News Feature

Penobscot
Originally published in Castine Patriot, November 30, 2017
Penobscot class trip proposal conflicts with school policy

by Monique Labbe

The first proposal of the Penobscot Community School’s 8th grade class trip was met with hesitation from the three members of the school board in attendance during the board’s monthly meeting on November 13.

The hesitation was due to conflicts with guidelines set in the school’s current 8th grade class trip policy, which was adopted in 2014.

As it stands, the policy states that the trips take place within the New England region, and are a maximum of three days, two overnights. The trip should also feature educational activities and an appropriate amount of chaperons per student.

The entire 8th grade class presented its proposal for a trip to Washington, D.C., to board members. If approved, the trip would include visits to the White House, several museums and other historically relevant activities. The trip would take place over Memorial Day weekend in May, and would be three overnights and four days.

Because Washington, D.C., is outside of regional New England, and because the trip would be extended a full day, some of the board members felt it would be difficult to give exception to this year’s class.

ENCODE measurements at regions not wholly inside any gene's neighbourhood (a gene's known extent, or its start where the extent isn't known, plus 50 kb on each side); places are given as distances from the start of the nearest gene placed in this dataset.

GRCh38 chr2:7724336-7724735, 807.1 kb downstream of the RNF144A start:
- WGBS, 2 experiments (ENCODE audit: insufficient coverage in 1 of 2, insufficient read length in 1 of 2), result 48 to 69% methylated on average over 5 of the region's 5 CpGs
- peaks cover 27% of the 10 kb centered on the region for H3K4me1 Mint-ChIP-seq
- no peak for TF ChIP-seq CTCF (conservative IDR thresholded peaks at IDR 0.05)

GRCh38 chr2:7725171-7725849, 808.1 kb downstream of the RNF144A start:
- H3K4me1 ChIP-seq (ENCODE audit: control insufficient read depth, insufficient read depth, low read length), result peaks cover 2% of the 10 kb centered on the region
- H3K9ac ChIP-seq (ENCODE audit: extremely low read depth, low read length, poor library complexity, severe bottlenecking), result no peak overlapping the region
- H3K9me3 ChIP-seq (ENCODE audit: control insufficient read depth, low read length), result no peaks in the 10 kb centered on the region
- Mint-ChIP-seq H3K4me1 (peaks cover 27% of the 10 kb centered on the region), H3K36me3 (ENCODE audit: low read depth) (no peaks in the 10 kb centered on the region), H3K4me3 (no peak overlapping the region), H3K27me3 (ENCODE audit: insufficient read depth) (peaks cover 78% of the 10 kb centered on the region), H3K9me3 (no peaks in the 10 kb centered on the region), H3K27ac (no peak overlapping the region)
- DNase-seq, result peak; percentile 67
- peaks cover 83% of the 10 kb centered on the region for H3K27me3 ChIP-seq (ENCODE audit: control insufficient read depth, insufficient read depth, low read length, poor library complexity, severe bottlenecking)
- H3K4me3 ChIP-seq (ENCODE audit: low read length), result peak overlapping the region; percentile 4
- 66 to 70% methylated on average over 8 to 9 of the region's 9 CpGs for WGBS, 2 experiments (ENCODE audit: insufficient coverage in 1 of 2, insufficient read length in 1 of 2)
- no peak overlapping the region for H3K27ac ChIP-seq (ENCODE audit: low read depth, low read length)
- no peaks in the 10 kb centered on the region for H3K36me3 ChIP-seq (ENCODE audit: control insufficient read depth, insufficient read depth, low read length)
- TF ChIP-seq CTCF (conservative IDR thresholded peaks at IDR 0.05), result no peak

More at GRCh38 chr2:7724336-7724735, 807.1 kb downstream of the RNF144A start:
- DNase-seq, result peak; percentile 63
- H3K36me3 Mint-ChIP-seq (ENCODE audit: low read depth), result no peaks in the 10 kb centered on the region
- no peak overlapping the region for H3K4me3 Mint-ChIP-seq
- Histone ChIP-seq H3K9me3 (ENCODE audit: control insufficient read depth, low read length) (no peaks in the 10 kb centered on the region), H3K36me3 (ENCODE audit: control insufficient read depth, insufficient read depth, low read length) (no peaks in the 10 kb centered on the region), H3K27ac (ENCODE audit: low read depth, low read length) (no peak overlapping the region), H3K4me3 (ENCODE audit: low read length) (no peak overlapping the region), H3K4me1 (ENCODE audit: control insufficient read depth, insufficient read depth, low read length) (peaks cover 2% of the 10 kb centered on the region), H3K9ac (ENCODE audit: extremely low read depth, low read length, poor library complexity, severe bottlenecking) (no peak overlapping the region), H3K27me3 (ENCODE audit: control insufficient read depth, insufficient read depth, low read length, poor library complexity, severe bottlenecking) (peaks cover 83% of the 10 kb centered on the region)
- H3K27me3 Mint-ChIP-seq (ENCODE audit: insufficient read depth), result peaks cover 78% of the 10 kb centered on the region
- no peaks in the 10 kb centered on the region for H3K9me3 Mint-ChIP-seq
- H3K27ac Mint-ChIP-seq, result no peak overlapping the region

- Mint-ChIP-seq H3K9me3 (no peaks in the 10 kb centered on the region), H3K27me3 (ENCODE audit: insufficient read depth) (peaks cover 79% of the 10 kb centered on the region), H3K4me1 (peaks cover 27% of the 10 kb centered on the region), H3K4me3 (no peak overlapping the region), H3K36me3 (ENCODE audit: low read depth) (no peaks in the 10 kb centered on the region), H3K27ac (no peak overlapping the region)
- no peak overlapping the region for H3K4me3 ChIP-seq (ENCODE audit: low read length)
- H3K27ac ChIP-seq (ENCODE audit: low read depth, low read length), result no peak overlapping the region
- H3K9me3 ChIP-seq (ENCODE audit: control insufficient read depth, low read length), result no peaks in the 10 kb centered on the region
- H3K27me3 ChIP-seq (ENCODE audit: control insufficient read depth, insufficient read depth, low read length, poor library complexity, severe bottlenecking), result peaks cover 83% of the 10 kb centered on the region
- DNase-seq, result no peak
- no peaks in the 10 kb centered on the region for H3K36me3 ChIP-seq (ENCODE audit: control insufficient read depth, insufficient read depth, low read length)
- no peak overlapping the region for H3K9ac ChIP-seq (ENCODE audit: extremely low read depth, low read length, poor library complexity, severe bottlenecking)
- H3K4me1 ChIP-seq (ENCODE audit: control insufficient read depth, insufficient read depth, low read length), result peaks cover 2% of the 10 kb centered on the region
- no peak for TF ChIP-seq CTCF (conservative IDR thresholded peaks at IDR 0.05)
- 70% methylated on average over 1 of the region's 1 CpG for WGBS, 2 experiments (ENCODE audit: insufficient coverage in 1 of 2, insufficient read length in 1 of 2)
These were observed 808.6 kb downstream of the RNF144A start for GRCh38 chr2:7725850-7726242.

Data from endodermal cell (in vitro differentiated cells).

“If we make an exception for one class, then we would need to make exceptions for other classes,” said board member James Goodman. “Where do we draw the line?”

Fellow board member Fred Briehl noted that, as a former teacher, he took several classes on trips to the nation’s capital, and that the board should consider allowing this trip as well.

“Things are happening so fast in this country, and I think it would be a great experience for these kids,” he said.

Class advisor Michele Charette noted that the students had read over the school’s class trip policy and were fully aware of the conflicts between their proposal and what is in that policy prior to approaching the board.

“This is what they want to do for their trip,” said Charette to the board members. “But they know that there is a good chance your answer will be no. We have backup plans just in case.”

Charette added that putting together the trip, from travel and hotel costs to the itinerary, has been a learning process for the students, regardless of the board’s decision.

Goodman, Briehl and board member Anne Hayes-Grillo, all decided that because the full board was not present for the meeting, the vote for approval of the trip should be tabled until the December 11 meeting.